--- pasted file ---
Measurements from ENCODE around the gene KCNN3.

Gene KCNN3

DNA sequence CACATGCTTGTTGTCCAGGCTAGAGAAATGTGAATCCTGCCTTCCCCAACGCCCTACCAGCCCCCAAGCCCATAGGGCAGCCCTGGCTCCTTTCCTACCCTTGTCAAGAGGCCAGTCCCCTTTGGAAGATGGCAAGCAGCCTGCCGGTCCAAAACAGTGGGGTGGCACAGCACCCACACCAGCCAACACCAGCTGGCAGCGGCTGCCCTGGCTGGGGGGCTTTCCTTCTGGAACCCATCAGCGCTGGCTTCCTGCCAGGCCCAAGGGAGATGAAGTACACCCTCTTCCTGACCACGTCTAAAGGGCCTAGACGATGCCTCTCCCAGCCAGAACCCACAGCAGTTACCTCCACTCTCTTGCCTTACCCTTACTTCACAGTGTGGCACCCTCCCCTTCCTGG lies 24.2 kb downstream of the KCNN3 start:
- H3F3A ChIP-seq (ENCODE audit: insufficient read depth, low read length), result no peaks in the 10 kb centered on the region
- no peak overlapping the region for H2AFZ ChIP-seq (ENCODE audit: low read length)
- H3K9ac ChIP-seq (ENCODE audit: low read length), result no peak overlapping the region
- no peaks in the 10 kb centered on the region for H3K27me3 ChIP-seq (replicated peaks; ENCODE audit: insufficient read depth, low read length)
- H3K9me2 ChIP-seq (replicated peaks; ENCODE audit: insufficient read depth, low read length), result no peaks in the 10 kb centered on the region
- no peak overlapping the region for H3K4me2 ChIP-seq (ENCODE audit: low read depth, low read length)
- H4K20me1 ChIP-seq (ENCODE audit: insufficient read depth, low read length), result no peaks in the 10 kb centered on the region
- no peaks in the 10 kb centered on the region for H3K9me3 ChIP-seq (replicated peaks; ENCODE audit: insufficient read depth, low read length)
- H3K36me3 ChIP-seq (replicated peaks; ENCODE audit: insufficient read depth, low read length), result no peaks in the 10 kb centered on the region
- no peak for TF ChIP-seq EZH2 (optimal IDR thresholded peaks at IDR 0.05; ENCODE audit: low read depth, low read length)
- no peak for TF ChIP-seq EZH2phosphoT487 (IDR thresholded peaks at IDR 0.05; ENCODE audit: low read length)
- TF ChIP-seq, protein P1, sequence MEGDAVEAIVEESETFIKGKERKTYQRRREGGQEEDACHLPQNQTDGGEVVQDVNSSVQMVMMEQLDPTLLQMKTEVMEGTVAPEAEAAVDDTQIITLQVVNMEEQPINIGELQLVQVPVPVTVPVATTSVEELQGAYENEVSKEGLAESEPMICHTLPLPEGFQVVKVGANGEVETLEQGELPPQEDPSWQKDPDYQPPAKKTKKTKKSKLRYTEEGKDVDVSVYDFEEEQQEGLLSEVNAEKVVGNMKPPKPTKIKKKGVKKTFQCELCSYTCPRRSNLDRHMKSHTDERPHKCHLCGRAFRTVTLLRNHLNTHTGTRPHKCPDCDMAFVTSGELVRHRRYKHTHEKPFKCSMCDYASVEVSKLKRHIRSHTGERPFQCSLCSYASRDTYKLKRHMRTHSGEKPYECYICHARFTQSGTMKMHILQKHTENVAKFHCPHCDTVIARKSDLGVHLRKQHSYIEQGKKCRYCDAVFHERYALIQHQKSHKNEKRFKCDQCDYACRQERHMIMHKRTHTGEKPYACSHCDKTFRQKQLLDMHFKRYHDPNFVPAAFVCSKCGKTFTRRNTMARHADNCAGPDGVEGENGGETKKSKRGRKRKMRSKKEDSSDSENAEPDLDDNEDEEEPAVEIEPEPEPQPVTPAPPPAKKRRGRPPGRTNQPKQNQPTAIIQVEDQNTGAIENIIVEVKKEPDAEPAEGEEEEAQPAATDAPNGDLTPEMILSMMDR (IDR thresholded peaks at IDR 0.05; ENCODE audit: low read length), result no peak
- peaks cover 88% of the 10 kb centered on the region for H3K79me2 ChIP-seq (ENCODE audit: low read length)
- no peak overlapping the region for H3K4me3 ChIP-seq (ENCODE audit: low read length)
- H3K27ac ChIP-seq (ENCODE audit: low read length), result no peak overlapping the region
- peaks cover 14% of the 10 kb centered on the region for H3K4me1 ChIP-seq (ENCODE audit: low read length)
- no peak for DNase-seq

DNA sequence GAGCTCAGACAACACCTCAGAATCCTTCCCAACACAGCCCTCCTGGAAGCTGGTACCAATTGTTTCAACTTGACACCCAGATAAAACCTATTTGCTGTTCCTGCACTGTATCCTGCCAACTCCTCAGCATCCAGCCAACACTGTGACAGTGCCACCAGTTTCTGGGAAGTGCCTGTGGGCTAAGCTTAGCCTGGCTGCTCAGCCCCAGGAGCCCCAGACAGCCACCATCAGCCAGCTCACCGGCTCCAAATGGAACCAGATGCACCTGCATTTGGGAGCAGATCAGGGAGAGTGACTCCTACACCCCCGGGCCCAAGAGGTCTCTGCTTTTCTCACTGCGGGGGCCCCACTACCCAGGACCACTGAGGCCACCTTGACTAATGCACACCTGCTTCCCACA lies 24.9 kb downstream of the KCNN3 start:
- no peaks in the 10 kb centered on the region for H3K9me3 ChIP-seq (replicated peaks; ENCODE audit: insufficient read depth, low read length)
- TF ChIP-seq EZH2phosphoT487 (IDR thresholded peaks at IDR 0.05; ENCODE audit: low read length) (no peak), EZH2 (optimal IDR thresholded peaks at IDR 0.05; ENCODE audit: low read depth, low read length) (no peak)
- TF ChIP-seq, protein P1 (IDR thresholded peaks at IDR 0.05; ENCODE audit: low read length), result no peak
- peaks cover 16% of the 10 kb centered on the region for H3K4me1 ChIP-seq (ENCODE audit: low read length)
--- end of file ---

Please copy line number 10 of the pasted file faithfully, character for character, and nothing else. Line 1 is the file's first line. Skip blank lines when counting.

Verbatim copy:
- H4K20me1 ChIP-seq (ENCODE audit: insufficient read depth, low read length), result no peaks in the 10 kb centered on the region